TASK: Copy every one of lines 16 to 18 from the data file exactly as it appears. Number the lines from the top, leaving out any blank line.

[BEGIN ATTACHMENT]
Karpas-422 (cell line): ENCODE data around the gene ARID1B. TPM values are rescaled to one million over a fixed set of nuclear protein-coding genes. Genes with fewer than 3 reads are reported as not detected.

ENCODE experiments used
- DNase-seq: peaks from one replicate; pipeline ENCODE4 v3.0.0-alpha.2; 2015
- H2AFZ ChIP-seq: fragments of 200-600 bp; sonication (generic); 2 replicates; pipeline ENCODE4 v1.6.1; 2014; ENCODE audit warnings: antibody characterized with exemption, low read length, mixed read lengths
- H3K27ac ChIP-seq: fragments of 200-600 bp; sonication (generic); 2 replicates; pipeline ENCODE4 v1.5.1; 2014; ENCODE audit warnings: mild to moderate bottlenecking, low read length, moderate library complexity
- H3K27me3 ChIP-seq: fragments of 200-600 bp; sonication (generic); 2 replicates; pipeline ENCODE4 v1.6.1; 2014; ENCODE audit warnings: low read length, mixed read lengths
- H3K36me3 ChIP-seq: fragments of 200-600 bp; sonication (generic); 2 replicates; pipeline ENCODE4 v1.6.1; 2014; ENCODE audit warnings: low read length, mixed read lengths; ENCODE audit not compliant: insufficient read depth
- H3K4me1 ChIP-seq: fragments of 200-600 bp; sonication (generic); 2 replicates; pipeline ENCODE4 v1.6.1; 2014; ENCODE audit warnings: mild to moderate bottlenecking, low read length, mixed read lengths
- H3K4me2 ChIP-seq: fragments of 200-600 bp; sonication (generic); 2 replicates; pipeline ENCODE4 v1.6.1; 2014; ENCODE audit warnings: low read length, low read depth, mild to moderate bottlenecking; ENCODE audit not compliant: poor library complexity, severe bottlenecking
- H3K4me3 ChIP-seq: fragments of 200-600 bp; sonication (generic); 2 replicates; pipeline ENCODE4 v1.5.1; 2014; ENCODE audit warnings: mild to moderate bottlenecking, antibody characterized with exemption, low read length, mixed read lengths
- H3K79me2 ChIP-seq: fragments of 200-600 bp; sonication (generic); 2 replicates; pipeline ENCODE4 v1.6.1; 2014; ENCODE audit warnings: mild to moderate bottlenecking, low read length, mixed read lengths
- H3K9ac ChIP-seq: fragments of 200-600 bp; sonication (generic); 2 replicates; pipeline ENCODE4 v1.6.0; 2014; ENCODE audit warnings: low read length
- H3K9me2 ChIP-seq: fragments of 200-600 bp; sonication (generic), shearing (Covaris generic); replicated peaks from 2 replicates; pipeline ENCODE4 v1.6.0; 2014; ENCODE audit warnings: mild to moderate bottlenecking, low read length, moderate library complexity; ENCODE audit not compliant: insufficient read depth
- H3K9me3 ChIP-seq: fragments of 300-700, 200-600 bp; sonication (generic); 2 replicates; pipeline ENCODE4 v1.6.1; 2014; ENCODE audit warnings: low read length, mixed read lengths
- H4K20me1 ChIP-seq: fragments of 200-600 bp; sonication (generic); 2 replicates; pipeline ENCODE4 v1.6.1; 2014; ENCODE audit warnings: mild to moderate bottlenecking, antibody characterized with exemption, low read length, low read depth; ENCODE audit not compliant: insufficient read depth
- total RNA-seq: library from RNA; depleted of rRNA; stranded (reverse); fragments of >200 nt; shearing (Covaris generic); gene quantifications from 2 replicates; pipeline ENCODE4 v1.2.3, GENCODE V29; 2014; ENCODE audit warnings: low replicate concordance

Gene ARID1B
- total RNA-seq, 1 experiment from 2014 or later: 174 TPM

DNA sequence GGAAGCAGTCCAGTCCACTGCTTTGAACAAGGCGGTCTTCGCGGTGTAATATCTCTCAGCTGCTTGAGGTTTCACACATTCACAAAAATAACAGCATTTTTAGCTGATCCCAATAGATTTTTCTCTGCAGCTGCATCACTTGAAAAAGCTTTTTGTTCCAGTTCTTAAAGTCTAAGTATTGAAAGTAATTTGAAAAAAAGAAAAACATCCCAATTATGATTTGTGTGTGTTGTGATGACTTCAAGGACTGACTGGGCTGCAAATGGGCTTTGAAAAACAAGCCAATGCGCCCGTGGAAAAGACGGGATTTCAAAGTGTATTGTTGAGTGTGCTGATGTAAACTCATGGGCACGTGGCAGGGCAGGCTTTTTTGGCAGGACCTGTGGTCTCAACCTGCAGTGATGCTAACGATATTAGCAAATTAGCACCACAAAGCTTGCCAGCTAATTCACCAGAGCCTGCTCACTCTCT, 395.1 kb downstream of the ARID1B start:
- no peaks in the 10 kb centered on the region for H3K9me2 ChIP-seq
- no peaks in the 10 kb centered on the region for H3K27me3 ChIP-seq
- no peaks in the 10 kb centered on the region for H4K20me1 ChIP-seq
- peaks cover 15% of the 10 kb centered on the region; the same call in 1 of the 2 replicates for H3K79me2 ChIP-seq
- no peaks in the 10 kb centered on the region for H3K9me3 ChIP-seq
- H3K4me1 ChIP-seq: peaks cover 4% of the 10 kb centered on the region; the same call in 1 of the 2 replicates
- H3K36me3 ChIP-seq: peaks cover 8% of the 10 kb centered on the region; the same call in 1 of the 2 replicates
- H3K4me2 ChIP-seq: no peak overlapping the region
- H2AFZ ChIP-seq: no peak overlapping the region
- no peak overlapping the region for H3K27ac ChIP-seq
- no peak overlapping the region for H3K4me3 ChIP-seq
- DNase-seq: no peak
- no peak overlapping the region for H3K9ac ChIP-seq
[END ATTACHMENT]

- total RNA-seq: library from RNA; depleted of rRNA; stranded (reverse); fragments of >200 nt; shearing (Covaris generic); gene quantifications from 2 replicates; pipeline ENCODE4 v1.2.3, GENCODE V29; 2014; ENCODE audit warnings: low replicate concordance

Gene ARID1B
- total RNA-seq, 1 experiment from 2014 or later: 174 TPM